Day in the Life - Sister Monica
Sister Monica Okon, HHCJ, is a member of the Pastoral Care Department at St. Francis Hospital in Roslyn. She grew up in Nigeria and committed herself to the Congregation of the Handmaids of the Holy Child Jesus, a religious order. At St. Francis, Sister has had the privilege of serving in ministry with fellow sisters from other religious communities, especially the hospital founding community—The Franciscan Missionary of Mary, The Sisters of St. Joseph of Brentwood and The Dominicans Sisters of Sparkill, NY. She has been at St. Francis for close to two years and has quickly become a recognizable and beloved presence by patients and staff. Sr. Monica is known for her positive energy and motivational presence. She allowed us to follow her schedule for a day.
Sister Monica starts her mornings in the hospital with Mass in the St. Francis chapel, focusing her attention on those patients who she’s going to spend time with during the week. “I bring my patients to Mass not physically, but remembering those who are hurting physically and emotionally and offer their needs to God.”
Following Mass, members of the Pastoral Care Department regroup to discuss the mission and focus for the day. “Our morning huddle helps us to come together and say that we are not doing this all by ourselves. Someone shares a reflection, a prayer or something inspirational, and we take that with us as motivation when we start our rounds.”
Sister Monica covers several units throughout the hospital. She works closely with the interdisciplinary staff to coordinate her visits with patients’ needs for testing and procedures. The very sick and the dying are also within her scope of care. “We want every patient to be seen by a chaplain within 24 hours, so I make getting to know our new patients a priority.”
“Most of the time, patients and families just want to be heard. When they feel heard, they feel supported in their most vulnerable time in life. I praise the doctors, nurses and all the staff in their respective areas of expertise. They take very good care of the body, the physical needs of patients, but we sometimes forget that we are made up of body, mind, and spirit. I am privileged to help care for the whole person by attending to the spiritual needs. Most people do not understand what being spiritual means, so they conclude that I am coming to talk about religion. At the end of the visit, they realize that all I did was to provide active listening and a supportive presence that enabled them to feel cared for. They become very grateful and request for future visits.“
Our staff is a blessing, and I want them to know that I see them when they are tired, and I ask them how their day is going and if they need help with anything. I want them to laugh or smile or just take a breath whenever it is possible. I want them to know they are not alone, and I love their positive attitude toward their work. I bless them and offer words of encouragement when they face a difficult situation.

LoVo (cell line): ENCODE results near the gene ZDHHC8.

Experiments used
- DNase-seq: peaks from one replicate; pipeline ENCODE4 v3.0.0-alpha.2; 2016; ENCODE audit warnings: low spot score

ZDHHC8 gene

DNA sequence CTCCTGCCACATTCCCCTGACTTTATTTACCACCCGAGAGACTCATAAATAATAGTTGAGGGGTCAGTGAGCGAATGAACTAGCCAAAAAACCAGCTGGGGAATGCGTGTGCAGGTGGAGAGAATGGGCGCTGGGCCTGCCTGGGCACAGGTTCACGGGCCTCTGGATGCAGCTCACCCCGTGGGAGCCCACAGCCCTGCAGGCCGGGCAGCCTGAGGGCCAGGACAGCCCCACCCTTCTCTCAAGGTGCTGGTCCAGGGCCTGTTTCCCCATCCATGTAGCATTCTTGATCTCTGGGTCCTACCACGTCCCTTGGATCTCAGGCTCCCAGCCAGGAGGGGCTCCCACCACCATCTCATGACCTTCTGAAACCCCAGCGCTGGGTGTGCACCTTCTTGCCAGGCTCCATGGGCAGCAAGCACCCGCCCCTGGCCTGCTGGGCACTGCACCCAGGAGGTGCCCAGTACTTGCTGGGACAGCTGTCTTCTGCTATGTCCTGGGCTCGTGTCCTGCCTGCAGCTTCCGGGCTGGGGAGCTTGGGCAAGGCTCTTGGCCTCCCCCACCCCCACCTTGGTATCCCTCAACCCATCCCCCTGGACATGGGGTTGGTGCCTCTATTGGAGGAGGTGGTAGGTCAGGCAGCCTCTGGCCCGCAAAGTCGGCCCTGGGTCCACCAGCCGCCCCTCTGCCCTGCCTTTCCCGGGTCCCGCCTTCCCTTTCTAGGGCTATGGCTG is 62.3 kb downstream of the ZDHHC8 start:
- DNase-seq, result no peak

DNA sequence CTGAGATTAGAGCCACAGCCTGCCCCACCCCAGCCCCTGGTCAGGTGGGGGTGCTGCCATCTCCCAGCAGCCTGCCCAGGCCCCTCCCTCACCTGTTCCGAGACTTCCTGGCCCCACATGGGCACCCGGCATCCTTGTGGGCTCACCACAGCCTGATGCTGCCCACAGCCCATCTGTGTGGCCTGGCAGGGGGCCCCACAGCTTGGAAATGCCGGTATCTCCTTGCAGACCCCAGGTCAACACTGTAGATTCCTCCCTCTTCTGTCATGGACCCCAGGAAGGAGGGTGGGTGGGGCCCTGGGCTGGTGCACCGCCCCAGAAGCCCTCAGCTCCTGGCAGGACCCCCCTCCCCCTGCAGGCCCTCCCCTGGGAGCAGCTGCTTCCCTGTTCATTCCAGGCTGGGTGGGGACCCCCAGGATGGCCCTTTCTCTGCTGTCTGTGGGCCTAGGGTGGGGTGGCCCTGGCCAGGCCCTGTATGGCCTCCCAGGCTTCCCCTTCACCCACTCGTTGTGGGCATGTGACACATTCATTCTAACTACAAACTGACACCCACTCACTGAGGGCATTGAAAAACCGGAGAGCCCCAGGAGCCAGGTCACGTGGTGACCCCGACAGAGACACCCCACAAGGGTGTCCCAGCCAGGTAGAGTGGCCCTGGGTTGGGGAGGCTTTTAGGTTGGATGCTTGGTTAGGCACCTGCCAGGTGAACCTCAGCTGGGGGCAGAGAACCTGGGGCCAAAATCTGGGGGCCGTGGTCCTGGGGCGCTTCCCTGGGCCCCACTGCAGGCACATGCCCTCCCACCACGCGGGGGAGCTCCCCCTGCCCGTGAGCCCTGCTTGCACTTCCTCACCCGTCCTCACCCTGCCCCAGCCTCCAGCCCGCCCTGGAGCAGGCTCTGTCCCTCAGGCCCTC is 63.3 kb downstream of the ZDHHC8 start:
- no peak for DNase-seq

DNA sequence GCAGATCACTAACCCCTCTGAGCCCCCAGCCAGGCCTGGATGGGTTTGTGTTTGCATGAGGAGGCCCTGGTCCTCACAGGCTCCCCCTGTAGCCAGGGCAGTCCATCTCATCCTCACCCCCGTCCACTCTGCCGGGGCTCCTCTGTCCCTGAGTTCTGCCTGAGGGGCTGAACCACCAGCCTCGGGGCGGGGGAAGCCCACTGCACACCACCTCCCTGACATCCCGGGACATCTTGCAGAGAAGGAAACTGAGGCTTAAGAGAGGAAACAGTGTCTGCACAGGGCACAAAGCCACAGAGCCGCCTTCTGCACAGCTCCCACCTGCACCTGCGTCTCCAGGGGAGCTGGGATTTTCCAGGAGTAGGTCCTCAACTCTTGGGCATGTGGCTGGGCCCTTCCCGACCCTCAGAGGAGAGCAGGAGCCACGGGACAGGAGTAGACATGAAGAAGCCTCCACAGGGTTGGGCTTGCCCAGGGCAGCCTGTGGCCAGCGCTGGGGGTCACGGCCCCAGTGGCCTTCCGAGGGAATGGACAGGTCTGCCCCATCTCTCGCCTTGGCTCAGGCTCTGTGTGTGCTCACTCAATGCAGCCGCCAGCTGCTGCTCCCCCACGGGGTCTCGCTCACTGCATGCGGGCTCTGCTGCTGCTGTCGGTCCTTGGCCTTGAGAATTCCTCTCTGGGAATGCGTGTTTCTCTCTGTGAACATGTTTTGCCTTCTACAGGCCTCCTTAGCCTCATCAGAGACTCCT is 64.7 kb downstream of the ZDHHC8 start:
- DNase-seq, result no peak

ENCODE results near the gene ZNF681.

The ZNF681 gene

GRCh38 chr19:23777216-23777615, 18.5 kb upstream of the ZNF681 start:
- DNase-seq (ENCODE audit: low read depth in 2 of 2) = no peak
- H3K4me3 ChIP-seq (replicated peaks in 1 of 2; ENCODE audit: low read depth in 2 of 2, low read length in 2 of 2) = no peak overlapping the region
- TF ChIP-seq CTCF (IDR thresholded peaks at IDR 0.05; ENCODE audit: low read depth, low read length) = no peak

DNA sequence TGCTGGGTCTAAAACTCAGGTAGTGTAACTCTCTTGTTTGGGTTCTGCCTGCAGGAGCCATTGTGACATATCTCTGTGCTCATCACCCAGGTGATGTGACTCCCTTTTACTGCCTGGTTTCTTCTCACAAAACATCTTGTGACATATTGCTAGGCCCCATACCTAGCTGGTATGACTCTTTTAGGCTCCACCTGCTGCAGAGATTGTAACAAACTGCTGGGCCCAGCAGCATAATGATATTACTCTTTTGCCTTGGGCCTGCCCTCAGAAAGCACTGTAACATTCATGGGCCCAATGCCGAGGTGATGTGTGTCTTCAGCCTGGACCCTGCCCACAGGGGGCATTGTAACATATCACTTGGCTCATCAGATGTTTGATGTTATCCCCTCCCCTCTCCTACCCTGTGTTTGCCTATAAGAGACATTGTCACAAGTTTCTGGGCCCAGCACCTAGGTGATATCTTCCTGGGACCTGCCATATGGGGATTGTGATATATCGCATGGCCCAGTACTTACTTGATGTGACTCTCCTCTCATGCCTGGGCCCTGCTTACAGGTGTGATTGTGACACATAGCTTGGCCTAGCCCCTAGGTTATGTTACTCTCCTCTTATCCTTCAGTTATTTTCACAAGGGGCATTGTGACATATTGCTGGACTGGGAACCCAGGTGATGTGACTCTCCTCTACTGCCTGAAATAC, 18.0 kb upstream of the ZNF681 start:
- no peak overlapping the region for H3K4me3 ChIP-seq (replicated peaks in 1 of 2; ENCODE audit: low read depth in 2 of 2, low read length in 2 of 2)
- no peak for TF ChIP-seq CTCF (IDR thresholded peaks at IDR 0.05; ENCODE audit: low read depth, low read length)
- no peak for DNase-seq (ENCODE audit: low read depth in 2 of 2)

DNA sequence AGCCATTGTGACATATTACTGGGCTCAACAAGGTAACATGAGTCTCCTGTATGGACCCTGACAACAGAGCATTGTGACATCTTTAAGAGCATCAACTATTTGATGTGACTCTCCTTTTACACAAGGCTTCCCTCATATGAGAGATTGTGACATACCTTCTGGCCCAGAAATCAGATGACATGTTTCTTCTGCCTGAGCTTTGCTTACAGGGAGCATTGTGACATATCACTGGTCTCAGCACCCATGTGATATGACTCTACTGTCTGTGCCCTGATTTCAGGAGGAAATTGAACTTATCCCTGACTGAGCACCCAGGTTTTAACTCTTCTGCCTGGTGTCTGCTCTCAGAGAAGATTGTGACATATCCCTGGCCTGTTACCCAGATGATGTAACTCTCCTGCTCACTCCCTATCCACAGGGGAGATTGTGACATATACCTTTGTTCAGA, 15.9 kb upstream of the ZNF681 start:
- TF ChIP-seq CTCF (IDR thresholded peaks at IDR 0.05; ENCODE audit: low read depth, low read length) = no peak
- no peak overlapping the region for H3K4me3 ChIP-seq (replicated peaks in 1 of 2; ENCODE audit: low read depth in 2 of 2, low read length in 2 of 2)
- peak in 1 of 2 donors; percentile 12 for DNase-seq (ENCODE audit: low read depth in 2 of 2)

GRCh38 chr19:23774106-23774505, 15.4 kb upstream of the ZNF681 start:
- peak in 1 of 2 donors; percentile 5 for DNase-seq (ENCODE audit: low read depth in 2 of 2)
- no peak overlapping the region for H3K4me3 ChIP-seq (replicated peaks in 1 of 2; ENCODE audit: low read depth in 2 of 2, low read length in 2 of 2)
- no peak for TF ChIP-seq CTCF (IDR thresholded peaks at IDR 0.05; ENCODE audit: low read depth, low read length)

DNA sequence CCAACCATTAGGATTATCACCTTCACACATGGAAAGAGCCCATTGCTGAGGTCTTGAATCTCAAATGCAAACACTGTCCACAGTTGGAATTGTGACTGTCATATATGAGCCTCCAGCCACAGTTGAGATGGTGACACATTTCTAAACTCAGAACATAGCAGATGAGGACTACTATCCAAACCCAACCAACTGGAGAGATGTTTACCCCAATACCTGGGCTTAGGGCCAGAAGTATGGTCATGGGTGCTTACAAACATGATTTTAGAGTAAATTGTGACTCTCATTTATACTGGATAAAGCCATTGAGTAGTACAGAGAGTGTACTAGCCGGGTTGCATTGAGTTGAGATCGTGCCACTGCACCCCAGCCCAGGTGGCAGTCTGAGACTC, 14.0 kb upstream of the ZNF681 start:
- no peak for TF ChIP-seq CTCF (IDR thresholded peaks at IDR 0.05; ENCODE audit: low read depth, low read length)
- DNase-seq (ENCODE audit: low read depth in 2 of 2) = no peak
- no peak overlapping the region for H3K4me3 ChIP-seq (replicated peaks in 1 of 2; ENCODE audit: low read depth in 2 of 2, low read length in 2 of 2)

Requests for communion happen throughout the day. If a patient requests a visit because they are confined to bed, Sister Monica comes to them. “The best part of my day that brings me joy and encouragement in this ministry is when a patient asks me to pray with them. At the end of the shared prayer I often hear these comments, ‘I really needed that.’ That brings me so much joy and encouragement. Some patients say, ‘I attend Mass everyday and thought I would miss receiving Communion in the hospital. At other times, patients become emotional and say a spiritual presence means so much. The very thought of coming to see me is a big help and blessing to me.
”Staff and patients alike love Sister Monica’s warm smile and big hugs.
“I enjoy being with people and seeing them accept who they are at that moment. When they come into the hospital, they may feel helpless, but by the time they go home, they are strong. They attribute the energy they are going home with to God and the committed effort of the staff.
Whatever we do as religious sisters in our various ministries at St. Francis Hospital, we do it with love and compassion. It is a privilege for me, I believe I can speak for others that we are grateful to be a part of the healing ministry of Jesus Christ through CHS. For this reason, I am a chaplain for all people respecting all faiths, races and culture.
At the end of the day, Sister Monica is drained. “It can be very emotional sometimes. It can be exhausting, so I always ask God for strength and debrief with colleagues. When I leave the hospital, I still think of some of the patients and staff, but I offer them to God during evening prayer. It helps me to know that this is where God wants me to be at the moment. God is using us, the sisters to reach out to his people. We are God’s loving and caring presence. He is helping people through the work of the Catholic Sisters.”